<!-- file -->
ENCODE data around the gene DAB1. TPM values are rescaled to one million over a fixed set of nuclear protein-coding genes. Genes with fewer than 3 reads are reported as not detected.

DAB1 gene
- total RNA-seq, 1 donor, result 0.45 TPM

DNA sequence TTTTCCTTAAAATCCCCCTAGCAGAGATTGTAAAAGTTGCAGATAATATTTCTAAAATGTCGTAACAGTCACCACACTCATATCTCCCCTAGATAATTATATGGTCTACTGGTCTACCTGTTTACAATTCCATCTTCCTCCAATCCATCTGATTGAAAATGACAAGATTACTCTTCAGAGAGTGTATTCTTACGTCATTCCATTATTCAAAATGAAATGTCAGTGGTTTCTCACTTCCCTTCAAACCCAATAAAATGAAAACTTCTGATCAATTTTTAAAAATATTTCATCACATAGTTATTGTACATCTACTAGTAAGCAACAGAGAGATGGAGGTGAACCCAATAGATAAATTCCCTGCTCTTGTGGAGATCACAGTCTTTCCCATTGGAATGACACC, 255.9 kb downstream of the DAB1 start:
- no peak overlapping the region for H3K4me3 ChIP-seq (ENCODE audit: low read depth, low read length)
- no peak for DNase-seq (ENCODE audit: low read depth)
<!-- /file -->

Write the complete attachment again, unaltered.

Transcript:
ENCODE data around the gene DAB1. TPM values are rescaled to one million over a fixed set of nuclear protein-coding genes. Genes with fewer than 3 reads are reported as not detected.

DAB1 gene
- total RNA-seq, 1 donor, result 0.45 TPM

DNA sequence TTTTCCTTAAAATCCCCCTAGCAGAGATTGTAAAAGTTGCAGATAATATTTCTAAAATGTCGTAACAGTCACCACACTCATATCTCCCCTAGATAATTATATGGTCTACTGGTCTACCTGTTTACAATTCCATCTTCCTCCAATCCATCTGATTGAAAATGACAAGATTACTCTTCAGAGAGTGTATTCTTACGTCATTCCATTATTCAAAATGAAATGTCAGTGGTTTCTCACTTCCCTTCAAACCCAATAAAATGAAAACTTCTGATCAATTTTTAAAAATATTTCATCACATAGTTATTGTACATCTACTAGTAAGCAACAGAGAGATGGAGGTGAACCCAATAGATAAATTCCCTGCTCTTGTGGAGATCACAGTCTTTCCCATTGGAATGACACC, 255.9 kb downstream of the DAB1 start:
- no peak overlapping the region for H3K4me3 ChIP-seq (ENCODE audit: low read depth, low read length)
- no peak for DNase-seq (ENCODE audit: low read depth)